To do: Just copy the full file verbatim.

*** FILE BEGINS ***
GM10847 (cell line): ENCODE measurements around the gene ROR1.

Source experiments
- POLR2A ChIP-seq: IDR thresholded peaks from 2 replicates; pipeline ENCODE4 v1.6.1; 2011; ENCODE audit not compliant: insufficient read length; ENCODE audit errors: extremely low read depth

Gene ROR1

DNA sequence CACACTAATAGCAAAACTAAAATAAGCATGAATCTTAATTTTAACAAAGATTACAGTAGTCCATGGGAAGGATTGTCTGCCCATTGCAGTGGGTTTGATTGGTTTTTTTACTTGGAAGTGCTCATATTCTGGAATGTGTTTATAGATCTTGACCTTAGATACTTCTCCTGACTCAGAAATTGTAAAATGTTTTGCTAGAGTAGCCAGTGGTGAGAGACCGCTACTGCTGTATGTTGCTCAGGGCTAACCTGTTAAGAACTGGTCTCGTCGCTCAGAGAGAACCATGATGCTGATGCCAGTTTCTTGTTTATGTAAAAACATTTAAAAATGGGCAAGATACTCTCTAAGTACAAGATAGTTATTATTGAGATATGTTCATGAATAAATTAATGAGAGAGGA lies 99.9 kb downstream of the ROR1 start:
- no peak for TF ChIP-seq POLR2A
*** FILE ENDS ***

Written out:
GM10847 (cell line): ENCODE measurements around the gene ROR1.

Source experiments
- POLR2A ChIP-seq: IDR thresholded peaks from 2 replicates; pipeline ENCODE4 v1.6.1; 2011; ENCODE audit not compliant: insufficient read length; ENCODE audit errors: extremely low read depth

Gene ROR1

DNA sequence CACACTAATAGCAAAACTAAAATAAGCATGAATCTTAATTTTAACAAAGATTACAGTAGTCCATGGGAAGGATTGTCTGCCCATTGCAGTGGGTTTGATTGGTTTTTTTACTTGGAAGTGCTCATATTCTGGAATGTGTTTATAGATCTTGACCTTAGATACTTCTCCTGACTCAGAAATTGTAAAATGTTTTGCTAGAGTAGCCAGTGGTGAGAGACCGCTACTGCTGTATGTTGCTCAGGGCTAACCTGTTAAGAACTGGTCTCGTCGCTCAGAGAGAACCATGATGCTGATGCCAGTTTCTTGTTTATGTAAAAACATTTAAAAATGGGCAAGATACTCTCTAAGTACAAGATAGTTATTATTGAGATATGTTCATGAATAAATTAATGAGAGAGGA lies 99.9 kb downstream of the ROR1 start:
- no peak for TF ChIP-seq POLR2A